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Meditative techniques aim for and meditators report states of mental alertness and focus, concurrent with physical and emotional calm. We aimed to determine the electroencephalographic (EEG) correlates of five states of Buddhist concentrative meditation, particularly addressing a correlation with meditative level. We studied 12 meditators and 12 pair-matched meditation-naïve participants using high-resolution scalp-recorded EEG. To maximise reduction of EMG, data were pre-processed using independent component analysis and surface Laplacian transformed data. Two non-meditative and five meditative states were used: resting baseline, mind-wandering, absorptions 1, 2, 3, 4 and 5 (corresponding to four levels of absorption and an absorption with a different object of focus, otherwise equivalent to level 4; these five meditative states produce repeatable, distinctly different experiences for experienced meditators). The experimental protocol required participants to experience the states in the order listed above, followed immediately by the reverse. We then calculated EEG power in standard frequency bands from 1 to 80Hz. We observed decreases of central scalp beta (13-25Hz), and central low gamma (25-48Hz) power in meditators during deeper absorptions. In contrast, we identified increases in frontal midline and temporo-parietal theta power in meditators, again, during deeper absorptions. Alpha activity was increased over all meditative states, not depth-related. This study demonstrates that the subjective experiences of deepening meditation partially correspond to measures of EEG. Our results are in accord with prior studies on non-graded meditative states. These results are also consistent with increased theta correlating with tightness of focus, and reduced beta/gamma with the desynchronization associated with enhanced alertness.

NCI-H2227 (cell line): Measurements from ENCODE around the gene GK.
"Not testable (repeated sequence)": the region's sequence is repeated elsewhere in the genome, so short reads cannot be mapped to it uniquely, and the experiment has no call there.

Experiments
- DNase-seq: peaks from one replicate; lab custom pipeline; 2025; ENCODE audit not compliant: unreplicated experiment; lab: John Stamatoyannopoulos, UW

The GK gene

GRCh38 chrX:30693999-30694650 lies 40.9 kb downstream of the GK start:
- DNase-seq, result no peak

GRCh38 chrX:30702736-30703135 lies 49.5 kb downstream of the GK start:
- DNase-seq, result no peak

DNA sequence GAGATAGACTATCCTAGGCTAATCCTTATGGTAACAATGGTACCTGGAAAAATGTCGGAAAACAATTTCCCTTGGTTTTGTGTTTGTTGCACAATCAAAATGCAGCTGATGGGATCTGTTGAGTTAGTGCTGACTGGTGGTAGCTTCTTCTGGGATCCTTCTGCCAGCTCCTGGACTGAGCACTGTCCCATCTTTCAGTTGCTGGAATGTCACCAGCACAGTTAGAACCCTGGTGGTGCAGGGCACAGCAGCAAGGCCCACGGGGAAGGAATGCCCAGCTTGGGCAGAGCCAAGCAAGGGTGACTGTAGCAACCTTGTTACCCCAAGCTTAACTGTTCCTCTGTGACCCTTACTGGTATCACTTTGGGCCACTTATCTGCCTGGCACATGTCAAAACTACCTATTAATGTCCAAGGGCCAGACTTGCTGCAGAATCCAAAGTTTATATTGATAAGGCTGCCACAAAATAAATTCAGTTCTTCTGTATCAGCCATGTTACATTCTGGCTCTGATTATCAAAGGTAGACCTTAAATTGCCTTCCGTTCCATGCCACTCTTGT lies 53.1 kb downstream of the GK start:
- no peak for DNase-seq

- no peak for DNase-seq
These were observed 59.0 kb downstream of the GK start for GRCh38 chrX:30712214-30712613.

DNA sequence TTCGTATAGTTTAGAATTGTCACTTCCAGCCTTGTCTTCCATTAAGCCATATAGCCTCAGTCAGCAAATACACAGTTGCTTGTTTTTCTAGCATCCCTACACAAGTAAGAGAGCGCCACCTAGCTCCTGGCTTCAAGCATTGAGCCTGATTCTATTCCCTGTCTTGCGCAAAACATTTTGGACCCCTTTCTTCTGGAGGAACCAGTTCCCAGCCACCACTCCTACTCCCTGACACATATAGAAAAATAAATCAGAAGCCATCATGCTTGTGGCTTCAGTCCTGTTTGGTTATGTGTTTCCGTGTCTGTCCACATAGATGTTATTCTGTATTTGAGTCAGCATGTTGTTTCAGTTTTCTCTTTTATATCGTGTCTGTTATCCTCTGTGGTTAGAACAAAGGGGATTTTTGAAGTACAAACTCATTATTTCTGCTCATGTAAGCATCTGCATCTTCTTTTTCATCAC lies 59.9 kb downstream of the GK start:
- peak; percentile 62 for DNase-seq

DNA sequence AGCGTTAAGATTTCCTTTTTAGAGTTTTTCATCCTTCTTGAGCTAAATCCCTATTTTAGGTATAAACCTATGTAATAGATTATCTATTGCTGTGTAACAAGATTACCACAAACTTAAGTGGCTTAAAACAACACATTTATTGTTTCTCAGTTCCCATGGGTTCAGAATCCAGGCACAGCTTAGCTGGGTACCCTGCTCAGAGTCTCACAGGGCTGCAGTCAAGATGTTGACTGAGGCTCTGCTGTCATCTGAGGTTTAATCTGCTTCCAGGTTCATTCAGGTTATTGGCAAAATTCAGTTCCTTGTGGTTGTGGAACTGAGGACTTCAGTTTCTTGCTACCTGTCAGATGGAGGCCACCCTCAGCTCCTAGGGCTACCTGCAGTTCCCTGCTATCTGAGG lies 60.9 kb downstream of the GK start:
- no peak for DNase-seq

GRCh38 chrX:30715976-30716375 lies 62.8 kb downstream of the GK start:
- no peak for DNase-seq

Original publication

DOI

10.1016/j.ijpsycho.2016.09.020

Type

Journal article

Journal

Int J Psychophysiol

Publication Date

12/2016

Volume

110

Pages

27 - 39

Keywords

Absorptions, Buddhist meditation, Focused attention, Independent component analysis, Principal component analysis, Spectral analysis